When COVID-19 hit and the U.S. went into full lockdown, consumer spending took a sharp turn. Heading out to restaurants, bars, concerts, or the movies was no longer an option. Even now, nine months later, we are far from returning to how things were. The general public is wary or deterred by new policies like limited capacity, wearing face masks, and social distancing. This has all had a profound impact on how we’re spending our money, particularly on services or experiences. Instead, we’ve shifted our spending to physical goods to find other means of entertainment and enjoyment, and to make our homes more comfortable, because we’re spending considerably more time at home.
Considering all of this, plus the fact that 10+ million Americans are still jobless, the sluggish recovery of consumer spending on services is cause for concern. At the same time, retailers selling goods, especially online and through contact-free delivery, are in a position to grow their market share. Keep reading to learn how COVID-19 has had an uneven impact on spending, and what this might mean for our economy and commercial real estate long-term.
Spending Shifts from Services to Goods
Based on data from U.S. Bureau of Economic Analysis, spending on goods quickly recovered from the initial shock of the pandemic, returning to growth as early as June. But consumer spending on services is still more than 6 percent off pre-pandemic levels.
The reasoning behind these numbers is straightforward. As the pandemic severely limited people’s option to spend money on services such as dining out, traveling, and other leisurely activities, their spending shifted to physical goods because this was both more accessible and deemed the safer option for enjoyment and entertainment. People weren’t visiting public pools or taking vacations, so spending on items like swimming pools, bicycles, kayaks, etc. skyrocketed. For many retailers, these items were out of stock nearly all summer.
Furthermore, people began reallocating discretionary income formerly used for travel and entertainment to home improvements and renovations. We saw things like new appliances, cabinetry, and mattresses run out of stock while hotels, restaurants, casinos, and event venues sit vacant.
A Double-Edged Sword for Economic Recovery
While it’s certainly positive to see overall spending levels recover relatively quickly, the slow recovery of consumer spending on services is concerning for several reasons. First, the United States is a service economy, as the U.S. GDP reveals. In 2019, personal consumption expenditure on services accounted for 47 percent of the gross domestic product, making it by far the biggest contributor to the country’s economic output.
As the following chart shows, clothing and accessories stores experienced a 30 percent decline in sales compared to the same period of 2019. Similarly, food services and drinking places were hit with a 20 percent spending decline compared to last year’s total. Department stores and electronics experienced a 15 percent decline through three quarters of 2020.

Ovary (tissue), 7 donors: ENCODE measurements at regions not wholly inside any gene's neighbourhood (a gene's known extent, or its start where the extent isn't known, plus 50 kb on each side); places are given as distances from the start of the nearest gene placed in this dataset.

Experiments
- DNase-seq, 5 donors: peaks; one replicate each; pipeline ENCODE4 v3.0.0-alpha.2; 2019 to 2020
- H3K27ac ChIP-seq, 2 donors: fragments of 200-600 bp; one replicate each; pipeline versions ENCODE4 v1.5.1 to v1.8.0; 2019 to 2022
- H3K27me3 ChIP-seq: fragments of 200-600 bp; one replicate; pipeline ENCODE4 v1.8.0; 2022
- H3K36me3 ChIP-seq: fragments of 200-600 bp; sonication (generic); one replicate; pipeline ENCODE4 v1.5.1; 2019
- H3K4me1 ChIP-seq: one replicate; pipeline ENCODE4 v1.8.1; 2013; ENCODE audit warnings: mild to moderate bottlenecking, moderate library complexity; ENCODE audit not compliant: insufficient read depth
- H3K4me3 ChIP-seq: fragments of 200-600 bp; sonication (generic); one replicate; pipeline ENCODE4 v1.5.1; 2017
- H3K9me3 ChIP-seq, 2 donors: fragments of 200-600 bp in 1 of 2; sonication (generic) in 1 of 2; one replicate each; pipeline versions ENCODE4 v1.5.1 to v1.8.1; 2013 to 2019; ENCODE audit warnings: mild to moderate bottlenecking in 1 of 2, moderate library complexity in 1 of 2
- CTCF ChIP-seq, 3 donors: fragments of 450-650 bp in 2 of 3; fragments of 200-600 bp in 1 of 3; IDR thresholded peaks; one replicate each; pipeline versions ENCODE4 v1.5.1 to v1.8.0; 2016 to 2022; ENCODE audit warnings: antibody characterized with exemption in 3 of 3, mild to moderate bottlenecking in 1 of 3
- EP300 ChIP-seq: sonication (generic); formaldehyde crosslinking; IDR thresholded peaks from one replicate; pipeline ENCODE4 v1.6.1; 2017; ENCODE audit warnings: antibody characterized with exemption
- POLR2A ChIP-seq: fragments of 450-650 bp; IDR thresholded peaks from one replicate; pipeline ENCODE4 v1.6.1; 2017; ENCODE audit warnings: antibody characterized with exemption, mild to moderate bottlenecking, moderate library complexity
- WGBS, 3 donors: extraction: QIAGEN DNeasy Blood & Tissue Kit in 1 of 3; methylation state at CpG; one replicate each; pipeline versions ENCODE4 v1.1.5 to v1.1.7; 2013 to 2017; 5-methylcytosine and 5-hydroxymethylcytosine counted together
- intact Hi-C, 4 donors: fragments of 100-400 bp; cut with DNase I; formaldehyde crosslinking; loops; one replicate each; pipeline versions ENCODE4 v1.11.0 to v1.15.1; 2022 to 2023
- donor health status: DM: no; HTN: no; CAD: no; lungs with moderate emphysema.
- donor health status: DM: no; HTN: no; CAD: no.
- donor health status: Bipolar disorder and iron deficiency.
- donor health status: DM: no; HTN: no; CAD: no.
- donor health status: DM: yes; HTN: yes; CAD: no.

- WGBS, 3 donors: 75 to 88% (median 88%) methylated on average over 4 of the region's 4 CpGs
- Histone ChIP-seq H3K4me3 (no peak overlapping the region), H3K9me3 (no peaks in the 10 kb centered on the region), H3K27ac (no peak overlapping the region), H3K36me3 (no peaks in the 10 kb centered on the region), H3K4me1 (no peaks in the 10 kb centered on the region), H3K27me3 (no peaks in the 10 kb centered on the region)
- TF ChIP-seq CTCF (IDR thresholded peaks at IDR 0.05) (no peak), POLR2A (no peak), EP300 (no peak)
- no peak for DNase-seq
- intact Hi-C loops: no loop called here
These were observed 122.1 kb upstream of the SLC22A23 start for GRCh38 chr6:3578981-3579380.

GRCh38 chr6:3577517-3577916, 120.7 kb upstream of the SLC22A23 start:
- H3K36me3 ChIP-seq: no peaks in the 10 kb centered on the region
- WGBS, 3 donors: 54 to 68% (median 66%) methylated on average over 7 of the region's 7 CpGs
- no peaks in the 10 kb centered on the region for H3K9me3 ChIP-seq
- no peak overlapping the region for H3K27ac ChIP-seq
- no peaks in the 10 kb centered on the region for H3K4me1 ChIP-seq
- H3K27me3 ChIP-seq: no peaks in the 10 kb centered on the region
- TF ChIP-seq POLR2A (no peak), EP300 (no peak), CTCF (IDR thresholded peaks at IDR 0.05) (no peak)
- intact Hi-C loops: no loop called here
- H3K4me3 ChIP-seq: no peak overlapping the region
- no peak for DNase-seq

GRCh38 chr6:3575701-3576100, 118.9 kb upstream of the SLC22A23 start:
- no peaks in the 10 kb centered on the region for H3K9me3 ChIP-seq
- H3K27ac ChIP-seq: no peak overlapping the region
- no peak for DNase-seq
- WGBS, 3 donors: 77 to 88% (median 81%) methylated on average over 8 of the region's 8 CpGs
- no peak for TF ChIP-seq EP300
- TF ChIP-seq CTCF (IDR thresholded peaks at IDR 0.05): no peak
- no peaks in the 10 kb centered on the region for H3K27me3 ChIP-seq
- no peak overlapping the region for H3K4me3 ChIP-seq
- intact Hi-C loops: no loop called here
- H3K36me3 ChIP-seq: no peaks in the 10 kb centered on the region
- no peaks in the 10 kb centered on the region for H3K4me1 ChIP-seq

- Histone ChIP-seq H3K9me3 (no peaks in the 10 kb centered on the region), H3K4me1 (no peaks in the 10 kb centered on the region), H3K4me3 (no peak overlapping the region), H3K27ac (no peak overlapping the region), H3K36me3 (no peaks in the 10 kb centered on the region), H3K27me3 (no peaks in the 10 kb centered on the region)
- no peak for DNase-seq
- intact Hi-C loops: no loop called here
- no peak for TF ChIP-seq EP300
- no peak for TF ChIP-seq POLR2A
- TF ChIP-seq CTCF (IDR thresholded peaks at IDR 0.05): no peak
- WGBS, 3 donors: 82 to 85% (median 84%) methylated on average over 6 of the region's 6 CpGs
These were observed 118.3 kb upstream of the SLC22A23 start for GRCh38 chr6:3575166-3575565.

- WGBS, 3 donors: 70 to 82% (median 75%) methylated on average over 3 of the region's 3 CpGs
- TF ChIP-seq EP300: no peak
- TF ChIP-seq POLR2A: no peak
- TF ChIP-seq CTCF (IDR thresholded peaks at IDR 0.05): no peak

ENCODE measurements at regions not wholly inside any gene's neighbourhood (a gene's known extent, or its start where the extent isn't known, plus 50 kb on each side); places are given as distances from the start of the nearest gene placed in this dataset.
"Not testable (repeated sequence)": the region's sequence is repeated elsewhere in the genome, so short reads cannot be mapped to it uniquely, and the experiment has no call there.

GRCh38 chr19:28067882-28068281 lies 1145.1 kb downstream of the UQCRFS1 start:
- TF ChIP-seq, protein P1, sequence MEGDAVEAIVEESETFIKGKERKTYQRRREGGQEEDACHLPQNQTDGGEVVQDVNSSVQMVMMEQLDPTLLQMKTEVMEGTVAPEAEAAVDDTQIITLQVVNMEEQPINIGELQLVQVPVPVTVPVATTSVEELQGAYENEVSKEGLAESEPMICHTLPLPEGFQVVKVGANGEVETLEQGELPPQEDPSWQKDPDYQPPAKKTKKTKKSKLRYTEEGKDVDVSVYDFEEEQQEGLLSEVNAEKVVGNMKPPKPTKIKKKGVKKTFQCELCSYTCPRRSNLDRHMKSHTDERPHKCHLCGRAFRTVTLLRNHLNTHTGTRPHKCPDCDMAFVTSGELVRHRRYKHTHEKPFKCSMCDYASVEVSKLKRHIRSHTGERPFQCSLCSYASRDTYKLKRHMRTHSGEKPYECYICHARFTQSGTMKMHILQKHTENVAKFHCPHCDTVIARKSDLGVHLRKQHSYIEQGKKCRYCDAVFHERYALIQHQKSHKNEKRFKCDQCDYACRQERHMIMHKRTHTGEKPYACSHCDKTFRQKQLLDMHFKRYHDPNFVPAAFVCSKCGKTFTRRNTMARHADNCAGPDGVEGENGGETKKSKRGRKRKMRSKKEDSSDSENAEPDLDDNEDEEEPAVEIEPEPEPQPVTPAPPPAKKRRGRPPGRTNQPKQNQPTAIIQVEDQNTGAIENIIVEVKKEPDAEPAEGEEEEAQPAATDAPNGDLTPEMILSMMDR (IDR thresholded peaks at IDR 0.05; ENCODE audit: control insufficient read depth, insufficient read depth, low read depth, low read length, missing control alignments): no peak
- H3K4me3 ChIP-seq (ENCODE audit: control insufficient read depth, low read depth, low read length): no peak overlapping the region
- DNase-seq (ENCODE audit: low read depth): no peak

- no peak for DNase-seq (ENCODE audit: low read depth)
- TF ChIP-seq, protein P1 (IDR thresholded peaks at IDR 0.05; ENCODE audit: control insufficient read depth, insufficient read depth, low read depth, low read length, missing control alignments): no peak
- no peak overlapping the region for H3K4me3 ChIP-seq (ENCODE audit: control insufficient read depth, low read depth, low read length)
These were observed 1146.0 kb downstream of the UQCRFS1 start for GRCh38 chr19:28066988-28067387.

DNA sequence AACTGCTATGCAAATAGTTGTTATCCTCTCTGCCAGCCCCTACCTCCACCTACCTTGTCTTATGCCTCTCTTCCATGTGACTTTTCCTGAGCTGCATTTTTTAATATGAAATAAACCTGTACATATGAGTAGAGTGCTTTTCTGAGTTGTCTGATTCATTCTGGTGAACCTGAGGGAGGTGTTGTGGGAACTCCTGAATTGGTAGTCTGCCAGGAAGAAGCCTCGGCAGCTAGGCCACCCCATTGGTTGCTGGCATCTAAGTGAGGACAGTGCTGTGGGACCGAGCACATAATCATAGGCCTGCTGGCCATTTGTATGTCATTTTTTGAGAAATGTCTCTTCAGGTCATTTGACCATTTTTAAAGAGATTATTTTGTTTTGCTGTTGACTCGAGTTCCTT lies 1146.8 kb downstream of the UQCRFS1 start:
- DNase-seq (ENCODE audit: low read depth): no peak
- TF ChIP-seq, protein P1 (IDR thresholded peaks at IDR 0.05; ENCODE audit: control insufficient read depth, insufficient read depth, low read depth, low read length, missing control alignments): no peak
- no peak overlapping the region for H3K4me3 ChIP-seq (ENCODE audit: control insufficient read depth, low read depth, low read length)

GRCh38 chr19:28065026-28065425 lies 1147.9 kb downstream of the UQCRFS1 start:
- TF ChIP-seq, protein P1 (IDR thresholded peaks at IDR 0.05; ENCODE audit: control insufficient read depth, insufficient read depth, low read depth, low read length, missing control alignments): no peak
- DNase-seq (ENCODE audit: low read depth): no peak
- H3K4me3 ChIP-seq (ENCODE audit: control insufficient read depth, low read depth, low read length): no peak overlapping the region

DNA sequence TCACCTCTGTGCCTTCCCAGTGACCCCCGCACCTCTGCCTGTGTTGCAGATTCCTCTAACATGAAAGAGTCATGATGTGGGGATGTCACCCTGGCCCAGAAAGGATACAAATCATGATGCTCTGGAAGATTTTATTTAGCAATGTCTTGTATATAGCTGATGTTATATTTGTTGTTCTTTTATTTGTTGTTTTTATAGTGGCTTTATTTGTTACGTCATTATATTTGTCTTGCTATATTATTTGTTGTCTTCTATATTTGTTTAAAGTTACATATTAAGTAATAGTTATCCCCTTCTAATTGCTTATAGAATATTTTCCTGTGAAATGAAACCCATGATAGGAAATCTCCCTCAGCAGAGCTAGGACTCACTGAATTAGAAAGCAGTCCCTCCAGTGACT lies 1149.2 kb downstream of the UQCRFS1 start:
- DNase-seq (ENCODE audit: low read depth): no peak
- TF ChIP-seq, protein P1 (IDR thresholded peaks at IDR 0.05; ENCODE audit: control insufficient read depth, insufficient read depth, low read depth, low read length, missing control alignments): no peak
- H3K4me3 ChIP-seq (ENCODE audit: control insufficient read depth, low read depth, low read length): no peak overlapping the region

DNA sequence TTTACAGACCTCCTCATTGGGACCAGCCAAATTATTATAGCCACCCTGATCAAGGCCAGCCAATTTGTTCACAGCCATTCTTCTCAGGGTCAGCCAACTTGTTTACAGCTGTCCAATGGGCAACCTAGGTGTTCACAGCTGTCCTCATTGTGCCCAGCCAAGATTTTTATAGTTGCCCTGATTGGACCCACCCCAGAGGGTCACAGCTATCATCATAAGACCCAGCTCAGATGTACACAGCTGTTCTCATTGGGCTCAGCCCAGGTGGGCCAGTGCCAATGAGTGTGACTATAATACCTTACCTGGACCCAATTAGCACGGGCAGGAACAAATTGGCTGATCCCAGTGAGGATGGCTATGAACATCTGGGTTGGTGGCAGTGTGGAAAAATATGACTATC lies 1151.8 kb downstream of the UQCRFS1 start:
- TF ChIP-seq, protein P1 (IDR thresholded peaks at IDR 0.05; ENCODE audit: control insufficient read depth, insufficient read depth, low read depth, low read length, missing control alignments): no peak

At the other end of the spectrum, non-store retailers, building material and garden dealers, as well as grocery stores, have seen double-digit growth rates in the first nine months of 2020, as consumers shifted much of their spending online and outdoor activities boomed in face of the COVID-19 threat.
What This Means for Retail Locations
Some industries have found ways to safely reopen with limited capacity and new policies in place such as social distancing and mandating facemasks be worn. But even nine months after the start of the pandemic, things are far from “normal” and this includes bottom-line sales. Restaurants, bars, and hotels can only operate at 50% capacity or less which is a huge blow to the amount of business they can do in any given week or month. And shopping at retail locations is quickly being replaced by online shopping.
While some retailers have been able to accommodate customers online, many others, particularly small businesses and boutiques, were not equipped to make this shift. For businesses already on the brink of making ends meet, the pandemic was the straw, rather the wrecking ball, that broke the camel’s back. We see shopping centers with major vacancies and entire chains of corporate stores and restaurants bow out of business.
For commercial real estate, especially shopping centers and malls, the future is bleak. In contrast industrial real estate is rising in demand because of big online retailers needing to increase their storage and rapid distribution. People want their essentials (and even non-essentials) delivered quickly to their door-step. With businesses like Amazon offering free 2-day delivery for most items, ample and accessible storage facilities have never been more important.
And for consumers, the biggest takeaway from this major shift in spending is to be mindful and intentional about how and where you invest your resources. How we spend impacts the economy. Though you may hear phrases like “shop local” and think your individual spending is just a drop in the bucket, when all those drops are put together, it has a large impact. For those that don’t feel comfortable dining out, you can still support your local restaurants through takeout or delivery. And if you don’t desire shopping in-store, consider supporting small businesses through curbside pick-up or having items shipped to your home. Our collective spending habits today, even amidst a pandemic, are painting the picture of our economy well into the future.
Even after the impact of COVID-19 on the economy begins to correct itself, what do you think the impact on consumer spending will be long-term? Comments are welcome below!